This Shockingly Invasive Malware Stole Data from 3.25 Million Windows Computers

The 1.2 terabytes of data include cookies, millions of email and social login credentials, and personalized IDs to identify specific compromised devices.

A woman rushes by Microsoft headquarters.
Photo: Robert Giroux (Getty Images)

Between 2018 and 2020, a mysterious strain of malware infected and stole sensitive data from approximately 3.25 million Windows-based computers—taking with it a horrifying amount of intimate information about the users of those devices.

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The data includes login credentials—both usernames and passwords—for dozens of online platforms, as well as billions of browser cookies, millions of user files stolen right off of infected desktops and, in some cases, pictures of the device’s user taken with the computer’s own webcam.

The malicious epidemic was uncovered recently when a large database of the stolen information was spotted on the dark web, reports NordLocker in a new analysis of the incident.

The firm characterizes the virus as Trojan-style malware that was deployed onto computers via email and by illegal software, such as pirated versions of games and Adobe Photoshop, as well as “Windows cracking” tools. The malware was unnamed and likely a cheap, customizable variant that could be purchased easily on the dark web.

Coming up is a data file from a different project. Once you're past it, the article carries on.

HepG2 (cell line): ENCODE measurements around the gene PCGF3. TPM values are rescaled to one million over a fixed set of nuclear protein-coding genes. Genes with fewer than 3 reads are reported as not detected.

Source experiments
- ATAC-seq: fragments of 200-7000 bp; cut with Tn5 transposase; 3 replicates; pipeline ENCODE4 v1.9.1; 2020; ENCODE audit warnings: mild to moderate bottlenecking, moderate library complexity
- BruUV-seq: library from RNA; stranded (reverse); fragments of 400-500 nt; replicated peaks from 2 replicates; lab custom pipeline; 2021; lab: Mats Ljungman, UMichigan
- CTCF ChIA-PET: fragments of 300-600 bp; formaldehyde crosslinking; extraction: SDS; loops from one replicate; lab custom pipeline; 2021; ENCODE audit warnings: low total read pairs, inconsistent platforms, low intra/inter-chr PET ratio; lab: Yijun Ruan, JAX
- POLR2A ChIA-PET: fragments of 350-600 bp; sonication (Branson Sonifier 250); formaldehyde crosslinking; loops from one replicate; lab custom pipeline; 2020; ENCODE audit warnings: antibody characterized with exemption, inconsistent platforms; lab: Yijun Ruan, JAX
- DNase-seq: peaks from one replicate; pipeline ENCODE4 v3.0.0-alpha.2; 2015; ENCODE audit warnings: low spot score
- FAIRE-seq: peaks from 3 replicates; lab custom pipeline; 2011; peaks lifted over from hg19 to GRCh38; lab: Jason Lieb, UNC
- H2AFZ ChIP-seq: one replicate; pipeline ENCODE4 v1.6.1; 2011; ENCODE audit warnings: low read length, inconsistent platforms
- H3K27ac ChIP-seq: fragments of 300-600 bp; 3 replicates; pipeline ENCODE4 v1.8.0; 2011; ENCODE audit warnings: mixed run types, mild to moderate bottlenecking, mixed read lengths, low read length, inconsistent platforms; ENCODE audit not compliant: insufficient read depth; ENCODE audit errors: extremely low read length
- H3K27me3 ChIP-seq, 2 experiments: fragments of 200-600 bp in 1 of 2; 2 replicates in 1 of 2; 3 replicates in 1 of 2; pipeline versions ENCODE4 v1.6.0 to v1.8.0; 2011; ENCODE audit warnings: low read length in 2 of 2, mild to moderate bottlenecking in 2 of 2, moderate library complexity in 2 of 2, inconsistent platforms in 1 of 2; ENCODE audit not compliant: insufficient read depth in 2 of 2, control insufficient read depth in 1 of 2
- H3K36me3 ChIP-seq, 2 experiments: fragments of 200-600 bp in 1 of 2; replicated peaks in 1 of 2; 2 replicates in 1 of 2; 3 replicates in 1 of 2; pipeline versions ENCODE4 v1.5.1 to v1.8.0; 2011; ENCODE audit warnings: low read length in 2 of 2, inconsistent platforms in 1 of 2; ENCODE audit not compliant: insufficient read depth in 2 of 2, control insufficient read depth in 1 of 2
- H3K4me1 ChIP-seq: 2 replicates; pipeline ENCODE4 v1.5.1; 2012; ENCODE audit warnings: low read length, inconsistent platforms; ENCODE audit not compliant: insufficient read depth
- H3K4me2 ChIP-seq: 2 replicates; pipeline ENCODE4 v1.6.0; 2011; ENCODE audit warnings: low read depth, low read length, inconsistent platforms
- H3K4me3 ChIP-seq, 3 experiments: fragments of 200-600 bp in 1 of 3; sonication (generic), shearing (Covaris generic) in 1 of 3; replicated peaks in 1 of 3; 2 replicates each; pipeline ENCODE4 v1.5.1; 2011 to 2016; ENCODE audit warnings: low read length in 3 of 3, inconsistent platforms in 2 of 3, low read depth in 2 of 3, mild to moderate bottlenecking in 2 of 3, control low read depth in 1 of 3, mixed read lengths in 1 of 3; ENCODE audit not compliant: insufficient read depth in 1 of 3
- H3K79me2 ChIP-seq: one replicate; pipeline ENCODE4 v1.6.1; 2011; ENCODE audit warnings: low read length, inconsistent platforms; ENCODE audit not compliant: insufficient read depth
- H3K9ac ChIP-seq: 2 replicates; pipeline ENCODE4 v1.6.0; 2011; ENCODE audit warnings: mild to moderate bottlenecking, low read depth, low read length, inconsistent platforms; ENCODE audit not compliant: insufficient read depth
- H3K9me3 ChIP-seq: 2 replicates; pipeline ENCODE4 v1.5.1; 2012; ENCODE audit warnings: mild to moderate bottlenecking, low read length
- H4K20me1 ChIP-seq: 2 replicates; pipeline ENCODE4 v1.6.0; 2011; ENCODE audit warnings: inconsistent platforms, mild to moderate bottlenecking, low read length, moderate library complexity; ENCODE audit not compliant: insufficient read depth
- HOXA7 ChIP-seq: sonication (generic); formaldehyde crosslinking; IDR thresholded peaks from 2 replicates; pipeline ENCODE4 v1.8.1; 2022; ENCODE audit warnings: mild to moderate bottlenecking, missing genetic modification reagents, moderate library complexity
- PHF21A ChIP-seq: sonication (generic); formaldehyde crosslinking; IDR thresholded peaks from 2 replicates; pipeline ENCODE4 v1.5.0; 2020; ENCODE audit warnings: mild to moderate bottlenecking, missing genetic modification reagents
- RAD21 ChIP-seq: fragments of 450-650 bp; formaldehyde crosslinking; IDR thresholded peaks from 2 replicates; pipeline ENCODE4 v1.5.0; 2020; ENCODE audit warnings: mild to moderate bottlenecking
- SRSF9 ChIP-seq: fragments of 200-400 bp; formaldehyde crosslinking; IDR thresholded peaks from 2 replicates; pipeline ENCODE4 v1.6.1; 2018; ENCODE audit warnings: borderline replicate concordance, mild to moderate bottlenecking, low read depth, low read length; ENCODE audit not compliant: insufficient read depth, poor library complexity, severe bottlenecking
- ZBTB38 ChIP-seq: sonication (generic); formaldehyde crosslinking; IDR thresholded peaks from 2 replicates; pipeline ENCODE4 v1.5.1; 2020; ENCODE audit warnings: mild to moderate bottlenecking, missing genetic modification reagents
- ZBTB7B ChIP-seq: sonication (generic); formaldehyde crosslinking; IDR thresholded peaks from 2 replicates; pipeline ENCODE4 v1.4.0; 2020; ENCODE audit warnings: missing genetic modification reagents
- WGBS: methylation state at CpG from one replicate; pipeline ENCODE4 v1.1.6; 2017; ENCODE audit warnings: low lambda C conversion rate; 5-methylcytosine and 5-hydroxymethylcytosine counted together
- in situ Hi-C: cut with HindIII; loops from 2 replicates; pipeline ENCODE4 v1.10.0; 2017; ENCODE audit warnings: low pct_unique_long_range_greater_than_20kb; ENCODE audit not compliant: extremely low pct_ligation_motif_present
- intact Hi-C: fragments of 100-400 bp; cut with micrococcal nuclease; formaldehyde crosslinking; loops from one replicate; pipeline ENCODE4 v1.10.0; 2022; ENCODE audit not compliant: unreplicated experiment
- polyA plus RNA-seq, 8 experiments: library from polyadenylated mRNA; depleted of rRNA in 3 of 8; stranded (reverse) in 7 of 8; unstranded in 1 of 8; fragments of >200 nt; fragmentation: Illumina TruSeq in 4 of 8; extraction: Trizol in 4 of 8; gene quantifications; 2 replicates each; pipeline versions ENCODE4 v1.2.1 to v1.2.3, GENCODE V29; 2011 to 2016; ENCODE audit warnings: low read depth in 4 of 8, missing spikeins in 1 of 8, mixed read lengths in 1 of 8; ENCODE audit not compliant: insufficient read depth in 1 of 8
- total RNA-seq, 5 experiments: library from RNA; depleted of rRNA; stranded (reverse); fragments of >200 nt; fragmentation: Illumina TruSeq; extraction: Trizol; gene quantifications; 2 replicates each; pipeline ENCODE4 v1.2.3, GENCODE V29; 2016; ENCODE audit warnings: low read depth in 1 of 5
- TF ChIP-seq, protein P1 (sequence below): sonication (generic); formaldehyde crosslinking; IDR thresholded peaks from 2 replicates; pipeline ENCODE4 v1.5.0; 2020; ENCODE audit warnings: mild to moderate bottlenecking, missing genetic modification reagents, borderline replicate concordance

“Nameless, or custom, trojans such as this are widely available online for as little as $100. Their low profile often helps these viruses stay undetected and their creators unpunished,” analysts write.

According to Nord, the malware took careful steps to catalog people it had compromised, even assigning “unique device IDs to the stolen data, so it can be sorted by the source device” and also frequently photographing the computer’s user if their device had a webcam.

As to the stolen data, it’s pretty overwhelming. The compromised login information includes 1,471,416 Facebook credentials; 261,773 Twitter credentials; 145,436 PayPal credentials; 87,282 Dropbox credentials; 1,540,650 Google account credentials, and so on. Other compromised accounts include Coinbase, Blockchain, Outlook, Skype, Netflix...you get the picture.

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On top of this, the malware also apparently took screenshots of the desktops it had infected, which retroactively helped researchers piece together just how much information had been compromised. To get a better idea of how extensive the damage is, here is a little breakdown:

  • 2 billion cookies
  • 26 million login credentials
  • 6.6. million files (apparently stolen off of desktops)
  • Upwards of 1 million images (696,000 .png and 224,000 .jpg files)
  • More than 650,000 Word documents and .pdf files

So, yeah, it’s all pretty disturbing. The market for personal information on the dark web—particularly login credentials—has always been big, but it’s seen a real uptick in recent years. Hundreds of millions of passwords are compromised every year through cyberattacks and breaches, leaving victims at the mercy of money-grubbing goons. While it’s up to you to decide how to protect yourself, there’s no shortage of resources out there and, it goes without saying, they’re worth checking out.

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You can check out a more detailed breakdown of all of the stolen files here.

Staff writer at Gizmodo

DISCUSSION

kasley42
TR4-250

I get the implication there is not very much you really can do. If I decide to change all my passwords, this malware or these malware programs will be watching? This sounds like it functioned as an aggregator rather than just one, very effective thief.